What’s a Linnstrument And Why You Need One


Thales Matos


The Linnstrument is an expressive MIDI controller. It quickly became the only controller I need to produce pop music, play virtual instruments and even finger drum.

Playing the linnstrument

It was designed by Roger Linn — the same guy behind the LinnDrum. And I believe from the bottom of my heart this is the future of musical instruments.

roger linn - linnstrument

Roger Linn

This article is not sponsored — it's just a Linnstrument review and the testimonial of a very happy customer.

How the Linnstrument works

The Linnstrument has 200 note pads that send MIDI messages and it's entirely powered by USB. Each pad respond to 3 dimensions of finger movement.

Pressure, which allows for dynamics control.

Pitch, by moving from left to right — without the need for a bend wheel —, which means you can easily play vibratos by just wiggling your finger.

And the forward and backward movement or y-axis usually controls timbre, some sort of tonal change of the instrument or whatever you configure on your synthesizer or sampler.

All those things combined mean that you can have very fluid, very natural sounding control of sampled instruments.

Why I bought a Linnstrument

I bought this because I wanted to have a MIDI controller that allows for slides and vibratos, since I have a guitar and bass background.

A keyboard controller doesn't give you the freedom of sliding through the notes, especially because of the placement of the notes.

The white keys and black keys are not equally spaced.

keyboard design - notes are not equally spaced

The keyboard pattern is not as simple as a guitar string, for example, in which every chromatic note is just one fret away from the next one, in a linear way.

guitar shape - equally spaced notes pattern

What makes the Linnstrument even more special is how the notes are arranged.

How notes are arranged on a Linnstrument 

It's a grid. Each row is like a string with two octaves of consecutive semitones.

Photo I borrowed from Roger Linn Design's website: www.rogerlinndesign.com

And you can tune them however you want, but the default configuration works like bass strings — but 8 strings instead of the usual 4 or 5. 

It basically behaves like an 8-strings bass, which is perfect.

This configuration makes a lot of sense because any chord you play has the same pattern and shape in any key.

Just think about a keyboard and how the finger placement of a C major chord is entirely different from a C# major, and from almost all the other major chords.

C major and C sharp major - entirely different shapes

The lights on a Linnstrument can display scales

Now the best feature! You can use the lights to display any scale in whatever key you want.

In my set up, the green lights are a major scale while the blue lights actually pinpoint the tonic note.

You get to choose which scale and which key your lights display. I picked the major scale in the key of C for simplicity but it could be anything.

Isn't that cool?

It's so visual and easy for learning intervals, chords, playing melodies and obviously, recording MIDI messages in your DAW.

All that besides the fact that you can perform polyphonic pitch bends in different directions at the same time.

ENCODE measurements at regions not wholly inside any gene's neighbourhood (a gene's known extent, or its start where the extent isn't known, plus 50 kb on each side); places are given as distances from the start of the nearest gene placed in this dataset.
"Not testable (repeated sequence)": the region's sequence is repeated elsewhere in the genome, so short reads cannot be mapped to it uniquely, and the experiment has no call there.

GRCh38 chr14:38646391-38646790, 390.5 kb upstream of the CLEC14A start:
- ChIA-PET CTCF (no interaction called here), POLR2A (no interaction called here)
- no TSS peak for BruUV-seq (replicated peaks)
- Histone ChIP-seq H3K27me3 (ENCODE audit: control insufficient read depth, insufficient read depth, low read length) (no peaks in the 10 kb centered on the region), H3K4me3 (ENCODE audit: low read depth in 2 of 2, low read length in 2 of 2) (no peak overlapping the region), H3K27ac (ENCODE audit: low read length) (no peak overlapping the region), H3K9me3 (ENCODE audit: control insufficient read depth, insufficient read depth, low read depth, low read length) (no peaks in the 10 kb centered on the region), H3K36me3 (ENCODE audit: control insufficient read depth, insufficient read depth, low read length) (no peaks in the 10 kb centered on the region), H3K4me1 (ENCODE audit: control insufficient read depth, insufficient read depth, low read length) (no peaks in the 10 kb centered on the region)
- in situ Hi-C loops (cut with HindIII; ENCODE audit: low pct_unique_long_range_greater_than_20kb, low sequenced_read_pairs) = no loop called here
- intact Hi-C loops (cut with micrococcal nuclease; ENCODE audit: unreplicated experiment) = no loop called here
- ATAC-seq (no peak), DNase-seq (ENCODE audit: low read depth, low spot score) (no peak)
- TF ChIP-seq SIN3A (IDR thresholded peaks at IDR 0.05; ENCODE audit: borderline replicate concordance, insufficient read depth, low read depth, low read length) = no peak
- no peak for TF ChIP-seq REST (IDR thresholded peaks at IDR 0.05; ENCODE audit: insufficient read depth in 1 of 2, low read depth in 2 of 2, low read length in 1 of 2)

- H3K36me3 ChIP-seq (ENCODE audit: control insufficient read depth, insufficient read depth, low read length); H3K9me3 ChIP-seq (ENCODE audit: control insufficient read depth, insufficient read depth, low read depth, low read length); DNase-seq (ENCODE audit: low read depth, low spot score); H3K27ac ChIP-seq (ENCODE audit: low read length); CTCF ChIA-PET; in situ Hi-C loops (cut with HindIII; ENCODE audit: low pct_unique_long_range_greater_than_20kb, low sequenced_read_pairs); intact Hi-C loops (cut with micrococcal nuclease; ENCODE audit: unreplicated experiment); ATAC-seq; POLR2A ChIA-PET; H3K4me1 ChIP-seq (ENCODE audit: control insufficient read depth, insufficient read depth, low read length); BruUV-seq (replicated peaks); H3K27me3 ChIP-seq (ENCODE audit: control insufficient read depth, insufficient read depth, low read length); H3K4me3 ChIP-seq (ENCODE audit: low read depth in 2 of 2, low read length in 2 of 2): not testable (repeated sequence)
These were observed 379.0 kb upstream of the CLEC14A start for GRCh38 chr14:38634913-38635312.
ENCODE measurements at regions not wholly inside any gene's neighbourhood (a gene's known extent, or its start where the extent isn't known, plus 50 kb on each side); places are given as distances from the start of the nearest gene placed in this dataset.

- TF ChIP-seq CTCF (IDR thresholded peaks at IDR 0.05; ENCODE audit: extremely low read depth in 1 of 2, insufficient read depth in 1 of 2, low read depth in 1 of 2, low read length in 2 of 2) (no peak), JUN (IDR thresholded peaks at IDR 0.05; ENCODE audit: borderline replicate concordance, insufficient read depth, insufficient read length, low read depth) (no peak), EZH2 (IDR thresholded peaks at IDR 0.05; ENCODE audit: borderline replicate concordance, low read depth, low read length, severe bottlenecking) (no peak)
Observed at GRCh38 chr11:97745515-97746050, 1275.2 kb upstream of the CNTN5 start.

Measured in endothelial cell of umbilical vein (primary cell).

Why I recommend the Linnstrument

Have you ever wished something existed but never knew it actually did? That's how I felt about the Linnstrument, so getting one was a no-brainer.

And it was worth every penny.

I've been using it to record all the instruments in my songs ever since I got it. Not only bass, guitar and synthesizers but also drums, violin, cello, brass...

There's a video where Roger Linn plays a bunch of different sounds with the Linnstrument, like slide guitars, harmonicas, upright bass etc.

And it took me so much research to even find it, it's like a secret thing.

I had to go through many MIDI controllers that "kind of" did what I wanted but not really. They always had a flaw that kept the magic from happening.

Some of them even allowed for slides and vibratos but in a weird shape. Some had the same linear pad configuration but you couldn't perform a vibrato.

So after a lot of disappointment, I found the Linnstrument — and I was glad I kept researching.

As soon as I watched Roger's videos, I knew it was exactly what I needed to allow my ideas to flow without limitations during my production process.

Who should get a Linnstrument 

I strongly recommend this for anyone that's making music with a MIDI controller or wants to learn how to play an instrument and doesn't know which one to choose.

Every musician should get one of these. Honestly, I think it should and will be way more popular.

I believe the Linnstrument should become the main instrument used to teach kids music in schools everywhere.

People need to find out about it — it makes learning music so much easier.

I wish I had one growing up. I learned with guitars and keyboards, and they were fine. But this is the next level. 

I feel like now I can play any instrument, as long as I get a hold of the samples and connect them to my Linnstrument.

Extra features worth mentioning

By the way it has an arpeggiator that's really cool, and you can split the screen in half to play 2 different sounds or to strum like a guitar.

You can even hold it like a guitar because it has strap buttons on the sides.

It also has a lot more features that you can check on their website.

Now it's your turn to try the Linnstrument

Thanks for reading this testimonial and review of the Linnstrument. I'm just grateful someone came up with this instrument. It's magical.

As always, if you have any questions, let me know in the comment section below.

For pop music production tips and tutorials, visit my website.


Thales Matos

August 9, 2022


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